Wondered how Timbeter actually measures logs so accurately? | Timbeter

Wondered how Timbeter actually measures logs so accurately?

Timbeter uses a custom wood log detection process based on machine learning.
The Timbeter log detection algorithm is a multi-step process. Each step progressively improves detection quality while while devoting more time to each potential log detection.

The stages are:

• finding initial log candidates
• merging candidates into a single log detection
• filtering false detections
• refining the diameter and location of detections
• secondary log detection process.

Step #1

Initial candidates are found using a sliding window approach. A window considers different rectangular subsections of the image and a detection candidate is created each time the window exactly overlaps a log. The window is moved and scaled, so that all possible log locations and sizes are tested for. Meaning roughly 20 million individual checks every time for an average-sized image.

Step #2

A single log may trigger the initial detection algorithm multiple times, so many candidates may correspond to the same physical log. Because of this,  candidates that are very close to each other are merged into a single log detection. The size and location are set from the weighted average of the initial candidates. The weight comes from the confidence of the candidate.

Step #3

Once the initial logs are detected, they are filtered: the most unlikely log detections are subsequently deleted. This is based on several different properties. For example, very small detections are much likelier to be false detections. Also, logs that are very far from all other detections are probably either false detections or it is an actual log that is not part of the stack. Many additional factors are considered, including the confidence given by the initial detection and the amount of overlap the detections have with each other.

Step #4

Filtering is followed by the refining step. The refining process improves the accuracy of found detections. Because the initial detector has to check so many individual locations, it has to be simplified. This unfortunately makes it somewhat imprecise. The refining algorithm, however, is generally only applied to the few hundred detections that are left after filtering. Allowing the refining algorithm to use more processing power and thus, be more precise.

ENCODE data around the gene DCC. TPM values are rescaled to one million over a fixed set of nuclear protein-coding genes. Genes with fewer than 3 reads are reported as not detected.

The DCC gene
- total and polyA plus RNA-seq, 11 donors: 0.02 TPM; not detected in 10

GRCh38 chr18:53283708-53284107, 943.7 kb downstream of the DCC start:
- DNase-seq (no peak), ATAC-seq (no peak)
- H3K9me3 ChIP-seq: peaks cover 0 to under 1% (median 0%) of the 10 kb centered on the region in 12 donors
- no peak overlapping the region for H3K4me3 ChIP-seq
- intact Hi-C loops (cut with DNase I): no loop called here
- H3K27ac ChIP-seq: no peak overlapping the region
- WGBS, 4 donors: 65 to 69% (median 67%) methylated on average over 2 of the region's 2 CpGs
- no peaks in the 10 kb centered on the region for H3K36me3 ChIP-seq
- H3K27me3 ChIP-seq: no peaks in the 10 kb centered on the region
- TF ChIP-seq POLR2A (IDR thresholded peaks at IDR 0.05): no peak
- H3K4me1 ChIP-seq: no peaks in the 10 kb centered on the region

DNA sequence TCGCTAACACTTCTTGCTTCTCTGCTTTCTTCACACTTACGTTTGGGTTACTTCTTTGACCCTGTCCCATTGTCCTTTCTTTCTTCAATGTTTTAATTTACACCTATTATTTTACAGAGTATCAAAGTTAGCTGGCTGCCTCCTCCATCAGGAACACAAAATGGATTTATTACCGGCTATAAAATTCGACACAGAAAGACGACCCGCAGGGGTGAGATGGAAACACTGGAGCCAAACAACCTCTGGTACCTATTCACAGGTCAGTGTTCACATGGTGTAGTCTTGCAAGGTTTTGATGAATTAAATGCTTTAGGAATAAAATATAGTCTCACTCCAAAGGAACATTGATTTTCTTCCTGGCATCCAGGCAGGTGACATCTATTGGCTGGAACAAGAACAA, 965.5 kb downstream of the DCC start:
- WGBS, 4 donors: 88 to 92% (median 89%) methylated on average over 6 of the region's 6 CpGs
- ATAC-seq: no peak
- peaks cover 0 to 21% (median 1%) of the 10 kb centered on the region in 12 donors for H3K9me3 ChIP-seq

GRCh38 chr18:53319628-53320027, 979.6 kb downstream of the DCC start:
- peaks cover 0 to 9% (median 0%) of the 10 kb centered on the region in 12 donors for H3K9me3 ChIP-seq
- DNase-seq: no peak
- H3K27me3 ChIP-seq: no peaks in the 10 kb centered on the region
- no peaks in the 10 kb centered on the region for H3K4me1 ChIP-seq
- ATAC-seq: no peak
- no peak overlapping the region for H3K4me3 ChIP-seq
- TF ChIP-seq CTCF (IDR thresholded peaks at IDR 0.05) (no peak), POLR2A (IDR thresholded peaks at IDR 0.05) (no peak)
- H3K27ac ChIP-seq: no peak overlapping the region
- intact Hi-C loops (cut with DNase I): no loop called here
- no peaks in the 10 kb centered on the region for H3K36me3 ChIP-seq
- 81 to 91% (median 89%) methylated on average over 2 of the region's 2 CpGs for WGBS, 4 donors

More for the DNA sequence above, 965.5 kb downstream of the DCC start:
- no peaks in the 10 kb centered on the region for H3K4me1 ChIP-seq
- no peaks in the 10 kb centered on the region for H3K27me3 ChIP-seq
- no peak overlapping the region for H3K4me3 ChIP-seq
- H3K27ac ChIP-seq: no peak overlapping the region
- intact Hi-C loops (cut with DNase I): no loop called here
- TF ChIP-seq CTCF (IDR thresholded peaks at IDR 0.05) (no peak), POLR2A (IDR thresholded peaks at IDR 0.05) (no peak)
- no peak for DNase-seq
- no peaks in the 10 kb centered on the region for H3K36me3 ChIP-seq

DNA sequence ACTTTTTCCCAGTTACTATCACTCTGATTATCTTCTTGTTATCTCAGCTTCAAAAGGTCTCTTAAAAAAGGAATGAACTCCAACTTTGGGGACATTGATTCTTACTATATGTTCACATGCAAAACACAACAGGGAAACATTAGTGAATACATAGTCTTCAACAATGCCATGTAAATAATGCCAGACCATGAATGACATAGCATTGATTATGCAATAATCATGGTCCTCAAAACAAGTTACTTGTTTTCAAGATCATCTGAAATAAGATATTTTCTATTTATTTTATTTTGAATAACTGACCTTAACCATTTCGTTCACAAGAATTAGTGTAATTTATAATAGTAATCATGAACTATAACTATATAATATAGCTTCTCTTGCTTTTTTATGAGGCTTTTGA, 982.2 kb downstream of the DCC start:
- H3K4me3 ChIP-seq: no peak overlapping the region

Step #5

Next, a secondary algorithm for finding logs is applied. Similarly to the initial detection process, this algorithm uses a sliding window approach. However, there is a notable difference: while the initial detection is based on the generic appearance of logs in images, the secondary detector only searches for logs that are similar to those already found. This allows the secondary detector to be able to find logs that have a more unusual appearance. In addition, the secondary detector is only applied to the area of the image, where logs had already been found by the initial detection in Step #1. Detections found by the secondary detector are filtered and refined, similar to the initial detection.

Steps 1 to 5 occur in as little as 30 seconds!

Timbeter’s multi step approach builds on the results of previous algorithms allowing Timbeter to achieve precise results in a short amount of time, even on mobiles and tablets with weaker cameras. While even stronger algorithms might be used on a PC (due to PCs stronger processing power), Timbeter would rather provide the measurer their results instantly, even if they are in the middle of a forest with little or no internet connection.

Through extensive research and experimentation the Timbeter engineering team are continually improving the detection quality, so expect more improvements to come in the future.

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July 10, 2020